When symptoms do occur, they typically originate at the location of the damaged disc and travel along affected nerves. The areas of the body in which symptoms are felt depend on the region of the spine where the nerve compression occurs. For example, a lumbar bulging disc can begin as an aching in the lower back and develop into shooting and burning pains that travel down to the buttocks, thighs and feet. This condition is called sciatica if symptoms are caused by compression of the long sciatic nerve. On the other hand, symptoms of a bulging disc in the cervical spine can present symptoms in the neck, shoulders, arms, hands and fingers.

Regardless of where they occur in the body, the most common symptoms of a bulging disc include:

  • Radiating pain
  • Numbness
  • Tingling
  • Muscle weakness

Nonsurgical bulging disc treatment

Treatment for a bulging disc usually begins with a course of treatments prescribed by a physician aimed at managing the symptoms a patient is experiencing, rather than correcting bulging disc itself. These treatments are known as conservative treatments, and may include over-the-counter medication, epidural steroid injections or hot and cold compression. Additionally, gentle stretching, low-impact exercise and physical therapy may be prescribed to stretch and strengthen the muscles that support the spine.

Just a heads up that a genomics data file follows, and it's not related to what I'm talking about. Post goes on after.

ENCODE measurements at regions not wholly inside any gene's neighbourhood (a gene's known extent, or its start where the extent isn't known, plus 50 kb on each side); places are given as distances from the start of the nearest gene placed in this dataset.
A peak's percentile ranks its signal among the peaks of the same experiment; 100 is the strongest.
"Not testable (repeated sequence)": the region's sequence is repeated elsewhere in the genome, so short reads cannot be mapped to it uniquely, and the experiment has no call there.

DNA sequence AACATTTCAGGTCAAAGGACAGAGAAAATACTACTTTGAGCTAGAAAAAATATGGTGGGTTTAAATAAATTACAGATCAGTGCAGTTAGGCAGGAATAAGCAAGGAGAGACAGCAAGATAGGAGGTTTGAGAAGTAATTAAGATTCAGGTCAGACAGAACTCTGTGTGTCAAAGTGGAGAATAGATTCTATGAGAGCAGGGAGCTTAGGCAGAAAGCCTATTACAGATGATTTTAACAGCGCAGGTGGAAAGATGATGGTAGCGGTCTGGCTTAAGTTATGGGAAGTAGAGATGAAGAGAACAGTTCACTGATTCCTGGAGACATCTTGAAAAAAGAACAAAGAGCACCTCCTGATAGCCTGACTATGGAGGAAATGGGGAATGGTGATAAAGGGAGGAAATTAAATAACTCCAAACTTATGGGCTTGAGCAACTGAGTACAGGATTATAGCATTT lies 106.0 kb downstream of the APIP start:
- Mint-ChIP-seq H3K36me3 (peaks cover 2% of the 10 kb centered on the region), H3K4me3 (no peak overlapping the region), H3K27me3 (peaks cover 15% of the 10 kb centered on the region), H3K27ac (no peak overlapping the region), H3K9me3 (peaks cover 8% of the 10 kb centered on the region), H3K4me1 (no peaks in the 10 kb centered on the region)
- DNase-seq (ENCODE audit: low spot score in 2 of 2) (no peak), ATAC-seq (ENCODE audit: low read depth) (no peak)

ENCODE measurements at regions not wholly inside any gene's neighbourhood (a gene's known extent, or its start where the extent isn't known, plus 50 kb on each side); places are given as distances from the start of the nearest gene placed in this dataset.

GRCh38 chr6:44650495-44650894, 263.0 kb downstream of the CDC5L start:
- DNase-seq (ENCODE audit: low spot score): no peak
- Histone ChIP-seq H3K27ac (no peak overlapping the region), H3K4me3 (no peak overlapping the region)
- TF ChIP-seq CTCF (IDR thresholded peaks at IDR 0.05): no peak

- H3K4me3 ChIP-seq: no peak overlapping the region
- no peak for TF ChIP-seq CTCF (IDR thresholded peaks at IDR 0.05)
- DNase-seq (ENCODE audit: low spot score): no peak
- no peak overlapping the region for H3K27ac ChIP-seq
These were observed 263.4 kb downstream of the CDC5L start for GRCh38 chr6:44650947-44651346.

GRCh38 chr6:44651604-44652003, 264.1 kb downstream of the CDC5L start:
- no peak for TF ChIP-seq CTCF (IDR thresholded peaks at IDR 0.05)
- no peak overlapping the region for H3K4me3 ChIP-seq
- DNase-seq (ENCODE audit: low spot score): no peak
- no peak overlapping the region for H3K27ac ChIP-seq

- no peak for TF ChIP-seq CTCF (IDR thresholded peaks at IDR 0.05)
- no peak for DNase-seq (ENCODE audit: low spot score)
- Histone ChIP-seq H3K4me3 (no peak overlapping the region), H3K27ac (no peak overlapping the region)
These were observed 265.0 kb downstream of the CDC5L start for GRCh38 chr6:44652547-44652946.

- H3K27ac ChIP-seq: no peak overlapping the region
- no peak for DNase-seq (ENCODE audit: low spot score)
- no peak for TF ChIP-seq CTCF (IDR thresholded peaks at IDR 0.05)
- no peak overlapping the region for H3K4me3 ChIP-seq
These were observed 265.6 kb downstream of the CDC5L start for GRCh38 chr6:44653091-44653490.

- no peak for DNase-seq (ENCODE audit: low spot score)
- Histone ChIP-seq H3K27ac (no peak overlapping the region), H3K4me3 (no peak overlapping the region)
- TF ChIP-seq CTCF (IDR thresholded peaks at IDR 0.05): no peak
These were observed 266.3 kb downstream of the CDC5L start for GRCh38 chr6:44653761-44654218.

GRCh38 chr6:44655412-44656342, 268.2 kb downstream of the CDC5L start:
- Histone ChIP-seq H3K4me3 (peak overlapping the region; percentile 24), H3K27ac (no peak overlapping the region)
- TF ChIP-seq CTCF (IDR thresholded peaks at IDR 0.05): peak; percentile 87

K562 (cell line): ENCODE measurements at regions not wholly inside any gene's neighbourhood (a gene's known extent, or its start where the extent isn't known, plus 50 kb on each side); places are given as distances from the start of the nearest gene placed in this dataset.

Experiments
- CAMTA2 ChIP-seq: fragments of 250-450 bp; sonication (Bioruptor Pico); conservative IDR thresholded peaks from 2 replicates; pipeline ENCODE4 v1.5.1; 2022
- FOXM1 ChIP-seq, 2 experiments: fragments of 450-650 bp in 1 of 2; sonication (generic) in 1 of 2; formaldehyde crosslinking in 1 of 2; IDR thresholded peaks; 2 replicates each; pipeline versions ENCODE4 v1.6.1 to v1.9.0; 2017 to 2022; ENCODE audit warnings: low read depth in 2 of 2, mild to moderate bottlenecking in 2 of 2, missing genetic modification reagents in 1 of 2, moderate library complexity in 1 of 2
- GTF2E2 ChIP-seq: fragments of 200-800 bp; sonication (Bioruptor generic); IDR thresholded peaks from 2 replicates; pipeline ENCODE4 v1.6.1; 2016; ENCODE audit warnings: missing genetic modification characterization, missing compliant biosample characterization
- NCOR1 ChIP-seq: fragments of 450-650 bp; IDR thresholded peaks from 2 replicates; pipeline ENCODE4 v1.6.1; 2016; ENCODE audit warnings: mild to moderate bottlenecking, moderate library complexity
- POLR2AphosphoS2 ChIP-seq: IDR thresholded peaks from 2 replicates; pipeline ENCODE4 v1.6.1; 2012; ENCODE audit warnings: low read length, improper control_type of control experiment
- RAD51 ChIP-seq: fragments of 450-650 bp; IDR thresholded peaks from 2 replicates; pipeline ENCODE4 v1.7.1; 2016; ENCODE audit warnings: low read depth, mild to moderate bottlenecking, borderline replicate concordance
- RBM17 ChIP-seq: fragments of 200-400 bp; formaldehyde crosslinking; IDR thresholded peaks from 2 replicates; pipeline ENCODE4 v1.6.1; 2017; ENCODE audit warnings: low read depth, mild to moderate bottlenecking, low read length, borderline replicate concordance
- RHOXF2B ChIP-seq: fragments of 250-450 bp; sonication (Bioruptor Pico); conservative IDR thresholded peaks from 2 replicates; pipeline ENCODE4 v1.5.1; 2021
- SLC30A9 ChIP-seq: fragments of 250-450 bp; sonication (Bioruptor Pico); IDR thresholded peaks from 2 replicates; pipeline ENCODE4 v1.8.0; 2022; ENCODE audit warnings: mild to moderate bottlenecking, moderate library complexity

Each patient’s ideal course of bulging disc treatment will vary based on their individual symptoms and overall health. It is important to follow your physician’s treatment instructions exactly, and to keep him or her updated on the progression of your symptoms as you undergo treatment.

In addition to conservative methods of bulging disc treatment, some patients explore alternative treatments on their own, as well. These include:

  • Chiropractic manipulation
  • Massage
  • Acupuncture